Teflon man: JZ survives to fight (yet) another day

ABOVE: A current screen shot of the MK Party’s home page, now featuring ‘President’ Jacob Zuma as ‘party leader’. Until recently, the website did not refer to Zuma at all, and also did not name a leader.

PHAKAMISA MAYABA  / The Electoral Court’s decision that Jacob Zuma can indeed stand as a candidate in the upcoming national election has many commentators – including yours truly – eating humble pie. Not only is the former president having the last laugh, he is also adding to his fabled reputation as the ultimate ‘Mr Teflon’, surviving a barrage of challenges during the five years since vacating this position.

We thought Section 47 of the Constitution was clear enough on the matter of his candidacy, and that was just about it. But laws and their technical meaning are clearly a different kettle of fish to the views of lowly commentators. At the same time, given that the IEC has appealed against the decision, this may still not be how the story ends.

You’d remember that when Zuma was Number One (do excuse the pun), he survived no fewer than eight motions of no confidence. Despite state capture allegations looming large, the damning Gupta leaks, the Weekend Special ministerial appointment that saw the rand plummet overnight, cabinet appointments by the Gupta brothers, and the former Eskom CEO Brian Molefe wailing on national television, the man still wielded enough clout to anoint his ex-wife as his proposed successor at the 2017 ANC Elective Conference.

EFF leader Julius Malema meets former president Jacob Zuma for tea. Image: EFF Facebook page.

Clearly, he continued to believe in his own myth. Why wouldn’t he? When, in 2005, then president Thabo Mbeki pushed him out of the deputy presidency (after a court had determined that a ‘corrupt relationship’ existed between him and his financial advisor, Schabir Shaik), it seemed like the end of the road. That same year he faced a rape charge whose particulars remain popular material for cartoonists and standup comics. Expecting Zuma to sink into obscurity in far-off Nkandla, Mbeki then took to pushing for a third term as president of the ANC.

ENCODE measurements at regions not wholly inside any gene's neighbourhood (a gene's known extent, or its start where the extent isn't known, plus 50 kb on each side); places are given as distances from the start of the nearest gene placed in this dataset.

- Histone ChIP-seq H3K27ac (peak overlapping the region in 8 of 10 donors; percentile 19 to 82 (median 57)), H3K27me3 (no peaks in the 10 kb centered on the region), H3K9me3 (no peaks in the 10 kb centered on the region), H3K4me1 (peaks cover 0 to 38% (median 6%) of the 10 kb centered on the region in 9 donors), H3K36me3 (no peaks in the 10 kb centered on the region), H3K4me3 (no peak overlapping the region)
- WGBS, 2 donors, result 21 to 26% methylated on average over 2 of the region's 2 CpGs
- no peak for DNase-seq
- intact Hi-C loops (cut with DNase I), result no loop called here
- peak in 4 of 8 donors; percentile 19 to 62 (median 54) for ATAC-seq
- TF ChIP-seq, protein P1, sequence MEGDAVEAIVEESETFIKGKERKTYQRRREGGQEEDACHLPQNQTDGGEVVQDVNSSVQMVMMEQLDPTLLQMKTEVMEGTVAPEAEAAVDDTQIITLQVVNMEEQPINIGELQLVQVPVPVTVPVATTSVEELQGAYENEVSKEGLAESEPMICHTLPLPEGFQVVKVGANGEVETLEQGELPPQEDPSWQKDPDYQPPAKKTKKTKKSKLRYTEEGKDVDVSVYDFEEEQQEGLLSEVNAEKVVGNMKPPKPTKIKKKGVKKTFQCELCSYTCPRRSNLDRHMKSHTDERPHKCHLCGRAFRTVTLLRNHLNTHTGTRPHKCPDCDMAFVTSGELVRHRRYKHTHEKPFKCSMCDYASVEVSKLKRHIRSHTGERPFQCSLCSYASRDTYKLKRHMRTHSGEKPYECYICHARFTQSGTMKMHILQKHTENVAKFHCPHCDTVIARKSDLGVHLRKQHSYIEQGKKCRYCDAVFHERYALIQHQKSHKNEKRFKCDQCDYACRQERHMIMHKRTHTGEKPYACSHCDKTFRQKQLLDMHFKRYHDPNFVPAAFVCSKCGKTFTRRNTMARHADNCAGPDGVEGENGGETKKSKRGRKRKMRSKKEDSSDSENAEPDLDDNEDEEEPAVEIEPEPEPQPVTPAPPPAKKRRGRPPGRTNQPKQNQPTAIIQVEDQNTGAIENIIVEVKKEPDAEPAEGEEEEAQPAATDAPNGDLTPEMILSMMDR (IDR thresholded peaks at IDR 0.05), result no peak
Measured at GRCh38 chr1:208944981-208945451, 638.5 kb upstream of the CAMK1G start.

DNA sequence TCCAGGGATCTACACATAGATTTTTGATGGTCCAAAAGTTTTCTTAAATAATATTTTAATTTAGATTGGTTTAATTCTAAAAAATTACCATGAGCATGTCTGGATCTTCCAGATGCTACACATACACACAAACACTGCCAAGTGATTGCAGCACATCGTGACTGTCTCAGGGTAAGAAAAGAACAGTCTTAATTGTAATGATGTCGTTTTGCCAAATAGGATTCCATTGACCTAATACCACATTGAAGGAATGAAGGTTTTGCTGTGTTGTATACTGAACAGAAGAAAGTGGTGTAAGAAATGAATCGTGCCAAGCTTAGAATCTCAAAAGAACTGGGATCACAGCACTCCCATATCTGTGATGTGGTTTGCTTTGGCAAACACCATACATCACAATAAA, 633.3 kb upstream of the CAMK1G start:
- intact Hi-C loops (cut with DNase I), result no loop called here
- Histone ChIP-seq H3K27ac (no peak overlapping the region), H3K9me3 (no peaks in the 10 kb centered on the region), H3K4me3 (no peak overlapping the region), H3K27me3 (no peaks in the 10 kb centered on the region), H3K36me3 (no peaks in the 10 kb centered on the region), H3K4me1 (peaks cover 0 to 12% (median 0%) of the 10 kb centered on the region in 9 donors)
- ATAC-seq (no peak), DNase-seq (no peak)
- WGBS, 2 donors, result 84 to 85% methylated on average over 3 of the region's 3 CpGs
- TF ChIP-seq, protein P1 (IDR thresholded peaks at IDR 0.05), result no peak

Indeed, Mbeki not only doubted that Zuma lacked the wherewithal to lead the country, but mistrusted him as well. Among others, this emerges from a fascinating memoir by Vusi Mavimbela, a prominent member of the ANC in exile, who later served as a senior adviser to both presidents Mbeki and Zuma. (This account has, in turn, been drawn from an article by article by Yonela Diko titled ‘Ugilikanqo is gone: Is the ANC finally free of the Zuma albatross?’, which ran in City Press on 3 January.)

In the early 2000s, Mavimbela writes, while briefly serving as director-general of the National Intelligence Agency (NIA), he sought to mend the fences between Mbeki and his then deputy, Zuma. He had worked with both for almost 30 years, and was saddened by the degree to which their relationship had deteriorated.

Mbeki’s response was frank and impatient. ‘Klaus,’ he said (using Mavimbela’s old nom de guerre, clearly trying to appeal his foundational political loyalties), ‘how do we leave the health and future of the ANC and government in the hands of such people? The man has no capacity to do the things we said need to be done. … Right now, there is this blooming story about corruption, Schabir Shaik and so on. Do we want corruption to be acceptable and normal business in this government? That is precisely what will happen if we place our future in the hands of such a man. Is that what you people want?’

Mbeki had clearly not read the room: at that stage, the ‘Klauses’ were outnumbered by a steady stream of career politicians as well as Communists and ‘workerists’ who found Mbeki’s neo-liberal proclivities antithetical to their socialist agenda. Rather than abandon Zuma, they took to reworking his image, parading him as a working class hero, an ‘unstoppable tsunami’ who would put ‘a chicken in every pot’ if and when he reached the corner office in the Union Buildings. This was an imperative; save a seemingly flawed man to save face with the common folk.

Former COSATU general secretary Zwelinzima Vavi.
He has repeatedly expressed regret for supporting Zuma’s leadership bid in 2017. Image: Facebook.

How perplexing it all was to see stalwarts as principled and upright as then COSATU General Secretary Zwelinzima Vavi cheerfully leaping onto the bandwagon. Their scheme paid off, and on 18 December 2007 a grinning Zuma obliterated Mbeki by walking the leadership vote at the 52nd Elective Conference in Polokwane. Many of those who celebrated that victory have since disappeared, and some are answering to new masters, but almost all of them look back on that episode as the day that the wheels really began to come off.